The Tampa Bay Rays won their Home Run Derby competition with the Cleveland Indians at Progressive Field on Tuesday night with a 6-4 victory to even the series at one game apiece.
While the 2019 All-Star Game’s Home Run Derby may still be several years away, Danny Salazar looked the part of the fan-driven exhibition’s pitcher in a strange outing for the Indians right-hander. He gave Cleveland five-plus innings of work on the mound, but four homers offset a nine-strikeout performance and proved to be too much to overcome, despite the Indians dealing Rays starter Jake Odorizzi his worst start since his first outing of the season.
A busy week of roster transactions continued on Tuesday as the Cleveland Indians made five roster moves prior to their game with the Tampa Bay Rays.
The biggest of the moves is the promotion of top prospect Bradley Zimmer to the big league club. The addition of the fourth-year pro, who can play both center and right field, became a necessity when Abraham Almonte was placed on the 10-day disabled list Tuesday with a right biceps strain.
The Cleveland Indians announced on Tuesday afternoon that outfielder Austin Jackson had been placed on the 10-day disabled list with a left great toe hyperextension. Reliever Shawn Armstrong was recalled from Triple-A Columbus to fill his spot on the 25-man roster.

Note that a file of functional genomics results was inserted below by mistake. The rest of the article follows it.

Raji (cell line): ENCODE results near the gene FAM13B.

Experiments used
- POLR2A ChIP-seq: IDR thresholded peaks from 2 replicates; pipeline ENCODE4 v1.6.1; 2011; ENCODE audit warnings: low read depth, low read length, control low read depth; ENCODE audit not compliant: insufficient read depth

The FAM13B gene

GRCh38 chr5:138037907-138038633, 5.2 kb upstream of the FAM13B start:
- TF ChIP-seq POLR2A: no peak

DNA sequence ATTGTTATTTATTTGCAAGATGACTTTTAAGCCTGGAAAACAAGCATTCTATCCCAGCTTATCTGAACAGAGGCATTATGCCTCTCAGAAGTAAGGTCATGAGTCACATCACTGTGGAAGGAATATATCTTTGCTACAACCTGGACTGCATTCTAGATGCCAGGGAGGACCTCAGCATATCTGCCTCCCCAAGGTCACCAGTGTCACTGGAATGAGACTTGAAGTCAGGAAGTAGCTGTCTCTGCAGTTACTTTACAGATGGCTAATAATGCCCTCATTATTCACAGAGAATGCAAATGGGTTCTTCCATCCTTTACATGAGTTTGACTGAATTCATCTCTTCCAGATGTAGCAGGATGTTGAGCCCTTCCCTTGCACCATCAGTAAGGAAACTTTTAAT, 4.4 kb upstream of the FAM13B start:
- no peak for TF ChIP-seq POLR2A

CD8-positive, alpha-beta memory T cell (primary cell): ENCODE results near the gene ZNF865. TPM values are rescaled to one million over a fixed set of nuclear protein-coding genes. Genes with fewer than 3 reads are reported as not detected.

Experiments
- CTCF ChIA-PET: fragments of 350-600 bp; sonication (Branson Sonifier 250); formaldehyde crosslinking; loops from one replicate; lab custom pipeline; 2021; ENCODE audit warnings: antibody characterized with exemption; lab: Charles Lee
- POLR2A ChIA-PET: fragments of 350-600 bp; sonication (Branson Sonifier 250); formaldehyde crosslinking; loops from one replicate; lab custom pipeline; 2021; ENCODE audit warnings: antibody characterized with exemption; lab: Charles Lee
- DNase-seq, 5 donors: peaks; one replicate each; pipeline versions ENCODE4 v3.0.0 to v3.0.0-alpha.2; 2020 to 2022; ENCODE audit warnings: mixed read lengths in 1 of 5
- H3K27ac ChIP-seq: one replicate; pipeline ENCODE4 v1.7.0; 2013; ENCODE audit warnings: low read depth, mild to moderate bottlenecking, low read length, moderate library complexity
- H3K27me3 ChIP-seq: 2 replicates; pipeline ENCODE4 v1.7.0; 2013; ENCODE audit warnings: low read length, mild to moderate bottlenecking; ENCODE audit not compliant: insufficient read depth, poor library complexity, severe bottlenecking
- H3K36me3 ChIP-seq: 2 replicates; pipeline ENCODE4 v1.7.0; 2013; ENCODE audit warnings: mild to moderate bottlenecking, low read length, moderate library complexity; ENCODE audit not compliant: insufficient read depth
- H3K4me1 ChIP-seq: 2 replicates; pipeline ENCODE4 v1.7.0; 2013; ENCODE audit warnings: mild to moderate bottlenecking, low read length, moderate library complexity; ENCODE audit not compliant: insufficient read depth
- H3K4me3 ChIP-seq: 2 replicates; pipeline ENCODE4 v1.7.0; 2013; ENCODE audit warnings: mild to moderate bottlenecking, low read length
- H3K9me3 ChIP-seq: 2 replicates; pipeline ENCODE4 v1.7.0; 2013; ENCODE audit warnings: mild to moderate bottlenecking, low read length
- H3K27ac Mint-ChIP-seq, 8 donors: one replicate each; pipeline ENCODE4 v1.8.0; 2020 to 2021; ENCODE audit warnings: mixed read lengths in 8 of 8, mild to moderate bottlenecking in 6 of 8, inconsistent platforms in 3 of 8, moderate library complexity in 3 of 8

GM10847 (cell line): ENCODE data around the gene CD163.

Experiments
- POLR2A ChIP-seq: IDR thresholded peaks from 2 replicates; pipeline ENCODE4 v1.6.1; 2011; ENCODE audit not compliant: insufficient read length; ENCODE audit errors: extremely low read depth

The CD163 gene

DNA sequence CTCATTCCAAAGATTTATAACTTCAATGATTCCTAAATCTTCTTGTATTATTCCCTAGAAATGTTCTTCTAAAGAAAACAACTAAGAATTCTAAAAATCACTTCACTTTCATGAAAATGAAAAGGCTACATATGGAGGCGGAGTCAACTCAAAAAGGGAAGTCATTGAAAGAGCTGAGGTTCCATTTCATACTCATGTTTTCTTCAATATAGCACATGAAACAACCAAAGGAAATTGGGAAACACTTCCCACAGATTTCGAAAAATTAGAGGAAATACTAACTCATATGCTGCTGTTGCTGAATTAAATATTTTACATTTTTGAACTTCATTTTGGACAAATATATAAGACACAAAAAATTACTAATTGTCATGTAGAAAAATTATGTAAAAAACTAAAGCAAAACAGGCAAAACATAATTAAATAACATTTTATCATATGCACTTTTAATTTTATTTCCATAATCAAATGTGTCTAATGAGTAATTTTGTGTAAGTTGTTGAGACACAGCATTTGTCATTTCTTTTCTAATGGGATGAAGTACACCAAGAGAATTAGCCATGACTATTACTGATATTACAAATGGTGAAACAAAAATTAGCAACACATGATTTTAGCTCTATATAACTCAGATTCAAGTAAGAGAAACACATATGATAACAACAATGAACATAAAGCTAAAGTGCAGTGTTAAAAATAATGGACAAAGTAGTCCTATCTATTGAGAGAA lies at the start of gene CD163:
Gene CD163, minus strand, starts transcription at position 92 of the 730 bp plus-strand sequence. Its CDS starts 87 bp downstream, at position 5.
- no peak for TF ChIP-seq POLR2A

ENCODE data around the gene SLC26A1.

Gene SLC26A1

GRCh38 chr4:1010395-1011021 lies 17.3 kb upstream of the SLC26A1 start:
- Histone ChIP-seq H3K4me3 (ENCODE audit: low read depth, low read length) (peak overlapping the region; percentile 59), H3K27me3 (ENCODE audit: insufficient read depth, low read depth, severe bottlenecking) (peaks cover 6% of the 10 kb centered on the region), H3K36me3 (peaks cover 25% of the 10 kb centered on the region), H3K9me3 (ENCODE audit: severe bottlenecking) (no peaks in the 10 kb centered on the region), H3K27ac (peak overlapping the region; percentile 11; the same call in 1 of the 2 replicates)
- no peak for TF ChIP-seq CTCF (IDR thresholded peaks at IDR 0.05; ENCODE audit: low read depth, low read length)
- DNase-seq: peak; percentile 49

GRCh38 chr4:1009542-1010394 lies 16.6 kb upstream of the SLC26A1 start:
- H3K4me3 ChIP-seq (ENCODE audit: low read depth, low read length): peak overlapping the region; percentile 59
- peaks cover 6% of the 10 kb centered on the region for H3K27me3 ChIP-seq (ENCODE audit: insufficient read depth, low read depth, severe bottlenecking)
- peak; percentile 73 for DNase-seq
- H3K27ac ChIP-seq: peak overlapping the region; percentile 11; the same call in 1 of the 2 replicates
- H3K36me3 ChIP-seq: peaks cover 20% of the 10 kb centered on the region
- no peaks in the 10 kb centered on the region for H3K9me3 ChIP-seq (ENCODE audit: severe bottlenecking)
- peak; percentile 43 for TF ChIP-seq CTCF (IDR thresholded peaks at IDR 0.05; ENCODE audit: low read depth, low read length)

Jackson was hurt in Monday night’s 7-1 loss in Detroit in the ninth inning. On a slow roller in the infield, Jackson hustled down the line and landed awkwardly on first base and was removed from the game for pinch-runner Abraham Almonte.
After needing five pitchers (including utility man Michael Martinez) to finish the final seven and one-third innings of Thursday’s loss to the Chicago White Sox, the depleted Cleveland Indians bullpen will get a reinforcement in time for the weekend series with the Detroit Tigers. Reliever Nick Goody was recalled by the club on Friday from Triple-A Columbus and right-hander Shawn Armstrong was sent down to the Clippers after working a career-high two and one-third innings in the defeat.
A lot of years it seems as though the Cleveland Indians go into spring training with countless veteran and minor league pitchers looking to fill the void of several open bullpen spots.
This 2017 spring camp is not exactly like a lot of years.
As in past offseasons, the Tribe did invite a good number of veterans looking for work, as well as young hurlers, to Goodyear, Arizona, for spring training. Part of the infusion of a large number of arms was due to the recently ended World Baseball Classic and the need to fill the void left behind by players going off to represent their countries in the event that goes on every four years.
Unlike past Februaries and Marches in the Arizona sun, there is not much of a void for the Indians to fill in a loaded bullpen that rates among the best in the game. There are a lot pitchers in camp looking for a job, but that opportunity is very elusive.
Join Did The Tribe Win Last Night as we count down to Opening Day!
Countdown to Opening Day – 51